First, Intel could put the hammer down and execute a scorched earth policy. Completely strip out the firmware for AVX-512, and dictate that future BIOS/UEFI releases on all motherboards going forward cannot have this option, lest the motherboard manufacturer face some sort of wrath / decrease in marketing discretionary funds / support. Any future CPUs coming out of the factory would actually have the unit fused out, rather than simply turned off.

Second, Intel could lift the lid, acknowledge that someone made an error, and state that they’re prepared to properly support it in future consumer chips with proper validation when in a P-core only mode. This includes the upcoming P-core only chips next year.

Third, treat it like overclocking. It is what it is, your mileage may vary, no guarantee of performance consistency, and any errata generated will not be fixed in future revisions.

As I’ve mentioned, apparently this decision didn’t go down to well. I’m still trying to find the name of the person/people who made this decision, and get their side of the story as to technically why this decision was made. We were told that ‘No Transistor Left Behind’, except these ones in that person’s mind, clearly.

 

The Intel 12th Gen Core i9-12900K Review: Hybrid Performance brings Hybrid Complexity Fundamental Windows 10 Issues: Priority and Focus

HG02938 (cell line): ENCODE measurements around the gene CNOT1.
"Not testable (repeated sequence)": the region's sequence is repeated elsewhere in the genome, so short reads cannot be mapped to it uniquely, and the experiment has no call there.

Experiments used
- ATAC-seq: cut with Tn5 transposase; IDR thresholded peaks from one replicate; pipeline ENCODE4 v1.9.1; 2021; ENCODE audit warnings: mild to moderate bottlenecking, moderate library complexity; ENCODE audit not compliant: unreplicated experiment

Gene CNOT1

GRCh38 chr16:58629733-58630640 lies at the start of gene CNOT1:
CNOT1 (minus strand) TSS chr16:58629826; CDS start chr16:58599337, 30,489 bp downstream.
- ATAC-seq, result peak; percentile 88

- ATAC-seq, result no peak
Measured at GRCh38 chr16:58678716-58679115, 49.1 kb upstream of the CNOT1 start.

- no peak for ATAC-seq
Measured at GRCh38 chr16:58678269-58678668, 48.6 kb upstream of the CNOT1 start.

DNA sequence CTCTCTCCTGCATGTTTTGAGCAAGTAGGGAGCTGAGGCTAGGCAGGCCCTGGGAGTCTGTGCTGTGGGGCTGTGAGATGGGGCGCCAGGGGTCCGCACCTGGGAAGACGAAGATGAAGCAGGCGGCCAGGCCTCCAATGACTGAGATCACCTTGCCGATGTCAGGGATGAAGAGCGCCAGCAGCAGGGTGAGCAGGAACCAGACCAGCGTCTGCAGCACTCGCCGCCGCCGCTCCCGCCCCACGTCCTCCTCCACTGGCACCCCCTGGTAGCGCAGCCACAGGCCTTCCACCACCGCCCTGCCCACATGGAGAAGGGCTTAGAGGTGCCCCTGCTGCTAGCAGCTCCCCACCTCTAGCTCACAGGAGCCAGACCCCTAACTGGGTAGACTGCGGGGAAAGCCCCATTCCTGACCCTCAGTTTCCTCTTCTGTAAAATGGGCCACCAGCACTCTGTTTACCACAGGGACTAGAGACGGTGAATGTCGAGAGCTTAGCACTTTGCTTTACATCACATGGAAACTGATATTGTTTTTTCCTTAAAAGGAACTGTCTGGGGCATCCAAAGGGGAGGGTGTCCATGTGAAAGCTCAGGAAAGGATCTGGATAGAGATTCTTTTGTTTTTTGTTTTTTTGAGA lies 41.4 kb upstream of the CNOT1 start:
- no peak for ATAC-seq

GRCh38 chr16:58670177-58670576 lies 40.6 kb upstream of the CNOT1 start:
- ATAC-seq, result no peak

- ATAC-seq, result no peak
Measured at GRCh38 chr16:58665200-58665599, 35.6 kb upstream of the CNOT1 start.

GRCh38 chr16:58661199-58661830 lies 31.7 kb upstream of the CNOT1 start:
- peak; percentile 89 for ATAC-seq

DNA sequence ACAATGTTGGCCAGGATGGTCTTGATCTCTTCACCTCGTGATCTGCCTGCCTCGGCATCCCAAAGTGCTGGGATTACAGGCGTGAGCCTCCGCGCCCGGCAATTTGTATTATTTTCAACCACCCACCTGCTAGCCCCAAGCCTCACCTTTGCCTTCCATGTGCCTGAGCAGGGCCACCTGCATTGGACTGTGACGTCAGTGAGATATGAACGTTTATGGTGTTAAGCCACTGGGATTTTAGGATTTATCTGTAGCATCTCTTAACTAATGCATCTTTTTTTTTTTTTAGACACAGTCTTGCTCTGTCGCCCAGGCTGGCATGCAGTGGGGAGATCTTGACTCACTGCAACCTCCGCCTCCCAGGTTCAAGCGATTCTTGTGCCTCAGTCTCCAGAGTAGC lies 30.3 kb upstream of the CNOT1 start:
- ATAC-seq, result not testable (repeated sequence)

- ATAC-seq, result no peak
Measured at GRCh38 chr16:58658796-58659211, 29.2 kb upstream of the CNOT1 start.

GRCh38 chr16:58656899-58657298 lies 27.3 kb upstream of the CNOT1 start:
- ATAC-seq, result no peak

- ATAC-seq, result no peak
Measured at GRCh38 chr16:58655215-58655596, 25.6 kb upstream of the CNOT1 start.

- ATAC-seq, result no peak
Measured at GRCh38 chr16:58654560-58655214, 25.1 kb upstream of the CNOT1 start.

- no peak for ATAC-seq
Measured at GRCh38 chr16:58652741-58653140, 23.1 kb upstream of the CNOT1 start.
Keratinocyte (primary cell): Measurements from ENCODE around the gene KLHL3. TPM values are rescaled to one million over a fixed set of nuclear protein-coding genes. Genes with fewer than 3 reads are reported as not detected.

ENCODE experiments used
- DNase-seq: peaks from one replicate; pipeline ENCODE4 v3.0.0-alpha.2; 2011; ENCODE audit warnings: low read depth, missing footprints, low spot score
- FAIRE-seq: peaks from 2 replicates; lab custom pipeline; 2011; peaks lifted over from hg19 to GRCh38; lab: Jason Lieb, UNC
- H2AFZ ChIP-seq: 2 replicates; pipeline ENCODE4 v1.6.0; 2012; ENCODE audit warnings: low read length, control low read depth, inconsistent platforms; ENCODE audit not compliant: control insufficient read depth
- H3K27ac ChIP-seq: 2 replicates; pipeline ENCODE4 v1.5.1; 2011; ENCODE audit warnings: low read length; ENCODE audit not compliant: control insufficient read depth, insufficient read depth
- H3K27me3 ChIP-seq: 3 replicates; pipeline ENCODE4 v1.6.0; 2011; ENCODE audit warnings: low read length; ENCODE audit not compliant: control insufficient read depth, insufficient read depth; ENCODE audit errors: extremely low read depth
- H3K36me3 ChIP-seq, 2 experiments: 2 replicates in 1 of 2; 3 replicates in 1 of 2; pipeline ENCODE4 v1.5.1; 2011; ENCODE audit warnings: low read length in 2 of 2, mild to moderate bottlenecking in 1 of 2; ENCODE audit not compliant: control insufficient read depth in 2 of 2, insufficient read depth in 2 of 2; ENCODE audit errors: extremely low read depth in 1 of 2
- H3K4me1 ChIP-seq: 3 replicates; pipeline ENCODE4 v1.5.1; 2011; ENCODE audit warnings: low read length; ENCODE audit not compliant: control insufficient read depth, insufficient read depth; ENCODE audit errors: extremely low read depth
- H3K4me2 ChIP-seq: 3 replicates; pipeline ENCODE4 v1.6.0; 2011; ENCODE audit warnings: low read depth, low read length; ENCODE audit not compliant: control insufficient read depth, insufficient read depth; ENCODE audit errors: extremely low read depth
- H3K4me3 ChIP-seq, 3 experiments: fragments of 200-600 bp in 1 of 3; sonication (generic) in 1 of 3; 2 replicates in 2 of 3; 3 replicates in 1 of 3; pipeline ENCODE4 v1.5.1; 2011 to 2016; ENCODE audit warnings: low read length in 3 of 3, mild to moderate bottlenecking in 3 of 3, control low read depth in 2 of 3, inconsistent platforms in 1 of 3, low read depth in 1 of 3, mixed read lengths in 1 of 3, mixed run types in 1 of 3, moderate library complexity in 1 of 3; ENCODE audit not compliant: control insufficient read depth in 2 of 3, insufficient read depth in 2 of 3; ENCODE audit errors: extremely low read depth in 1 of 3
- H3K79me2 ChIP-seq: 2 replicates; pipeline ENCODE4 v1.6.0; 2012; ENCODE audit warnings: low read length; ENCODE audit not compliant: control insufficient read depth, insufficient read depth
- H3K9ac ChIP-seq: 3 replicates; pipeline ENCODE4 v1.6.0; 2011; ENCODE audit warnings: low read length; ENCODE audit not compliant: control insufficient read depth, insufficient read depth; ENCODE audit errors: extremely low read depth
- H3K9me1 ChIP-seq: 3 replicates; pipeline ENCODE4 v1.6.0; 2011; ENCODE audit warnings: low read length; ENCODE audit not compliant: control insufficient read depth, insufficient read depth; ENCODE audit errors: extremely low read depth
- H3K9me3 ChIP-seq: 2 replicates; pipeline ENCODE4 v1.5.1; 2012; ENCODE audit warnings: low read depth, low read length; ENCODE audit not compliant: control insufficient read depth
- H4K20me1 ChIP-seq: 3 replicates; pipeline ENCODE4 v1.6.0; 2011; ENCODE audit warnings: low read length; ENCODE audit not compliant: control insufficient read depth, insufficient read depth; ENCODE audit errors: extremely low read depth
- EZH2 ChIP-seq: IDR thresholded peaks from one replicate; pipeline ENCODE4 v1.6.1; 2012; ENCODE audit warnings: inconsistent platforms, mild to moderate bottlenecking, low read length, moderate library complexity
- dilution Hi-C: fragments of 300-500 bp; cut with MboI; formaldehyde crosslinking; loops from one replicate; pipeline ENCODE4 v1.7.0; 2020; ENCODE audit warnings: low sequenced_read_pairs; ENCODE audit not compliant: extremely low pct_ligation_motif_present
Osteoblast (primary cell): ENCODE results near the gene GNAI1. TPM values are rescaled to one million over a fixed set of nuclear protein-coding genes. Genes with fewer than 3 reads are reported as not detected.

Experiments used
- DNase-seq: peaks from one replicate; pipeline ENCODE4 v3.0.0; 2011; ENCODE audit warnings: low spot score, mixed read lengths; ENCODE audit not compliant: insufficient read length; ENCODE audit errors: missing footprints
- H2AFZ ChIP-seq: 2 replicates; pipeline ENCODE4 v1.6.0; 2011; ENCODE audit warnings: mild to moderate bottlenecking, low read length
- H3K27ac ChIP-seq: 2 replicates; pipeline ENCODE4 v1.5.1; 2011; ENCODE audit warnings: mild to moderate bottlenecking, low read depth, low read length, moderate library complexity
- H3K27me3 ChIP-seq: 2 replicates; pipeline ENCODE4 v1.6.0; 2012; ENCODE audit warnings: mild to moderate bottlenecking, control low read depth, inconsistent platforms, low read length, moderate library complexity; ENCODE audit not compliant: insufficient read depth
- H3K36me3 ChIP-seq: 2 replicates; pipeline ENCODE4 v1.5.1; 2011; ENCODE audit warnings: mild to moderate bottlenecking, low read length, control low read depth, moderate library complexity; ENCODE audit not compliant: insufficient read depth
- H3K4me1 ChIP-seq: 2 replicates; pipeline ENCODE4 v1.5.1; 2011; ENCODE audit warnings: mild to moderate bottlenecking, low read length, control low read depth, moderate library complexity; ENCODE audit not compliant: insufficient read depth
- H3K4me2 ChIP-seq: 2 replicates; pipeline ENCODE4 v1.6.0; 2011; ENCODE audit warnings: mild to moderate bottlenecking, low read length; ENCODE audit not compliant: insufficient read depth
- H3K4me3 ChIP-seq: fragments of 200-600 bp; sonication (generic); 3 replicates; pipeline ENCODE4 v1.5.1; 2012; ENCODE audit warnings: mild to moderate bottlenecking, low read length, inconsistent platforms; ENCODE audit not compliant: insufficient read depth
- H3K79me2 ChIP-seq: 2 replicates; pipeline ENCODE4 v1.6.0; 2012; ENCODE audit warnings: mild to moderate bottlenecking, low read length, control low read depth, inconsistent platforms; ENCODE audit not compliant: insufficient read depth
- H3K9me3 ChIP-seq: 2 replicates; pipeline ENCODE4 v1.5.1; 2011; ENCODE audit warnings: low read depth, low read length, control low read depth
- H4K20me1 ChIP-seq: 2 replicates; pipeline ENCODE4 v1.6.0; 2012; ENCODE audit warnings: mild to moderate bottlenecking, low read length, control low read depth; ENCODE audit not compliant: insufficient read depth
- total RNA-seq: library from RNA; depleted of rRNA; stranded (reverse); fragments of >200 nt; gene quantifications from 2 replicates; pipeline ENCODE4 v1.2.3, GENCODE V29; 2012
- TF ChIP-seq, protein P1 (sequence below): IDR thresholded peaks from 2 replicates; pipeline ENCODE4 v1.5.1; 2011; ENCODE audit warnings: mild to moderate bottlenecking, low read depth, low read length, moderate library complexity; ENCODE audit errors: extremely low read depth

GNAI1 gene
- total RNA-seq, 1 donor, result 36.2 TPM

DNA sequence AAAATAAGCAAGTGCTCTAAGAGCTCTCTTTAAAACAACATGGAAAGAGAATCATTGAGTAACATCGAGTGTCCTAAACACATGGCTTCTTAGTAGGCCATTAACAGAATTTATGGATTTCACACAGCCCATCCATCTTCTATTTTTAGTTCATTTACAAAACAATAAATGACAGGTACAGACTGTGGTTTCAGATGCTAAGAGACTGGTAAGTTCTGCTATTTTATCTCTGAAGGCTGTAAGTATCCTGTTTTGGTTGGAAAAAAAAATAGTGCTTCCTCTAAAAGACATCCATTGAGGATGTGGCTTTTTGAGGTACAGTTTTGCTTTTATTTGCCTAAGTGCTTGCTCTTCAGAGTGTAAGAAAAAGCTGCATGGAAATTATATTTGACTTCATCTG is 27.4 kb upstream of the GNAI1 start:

POST A COMMENT

474 Comments

View All Comments

  • Wrs - Saturday, November 6, 2021 - link

    @Netmsm I'll leave that to the market as I don't foresee using any of the 3 that soon lol. It would stand to reason that if one product is both cheaper and better, it would keep gaining share at the expense of the other. If that doesn't happen I would question the premise of cheaper + better. And seeing as it's a major market for Intel, I have little doubt they'll adjust prices if they do find themselves selling an inferior product. Reply
  • Netmsm - Sunday, November 7, 2021 - link

    That's right. We always check performance per watt and per dollar. A product should be reasonable with respect to its price and power consumption, this is a must.

    12900k can consume up to 241 which is very closer to Threadripper not Ryzen 5900's TDP and yet competing with chips having 125 TDP! What a parody this is!

    I can't disregard and throw away efficiency factor, that's all.
    Reply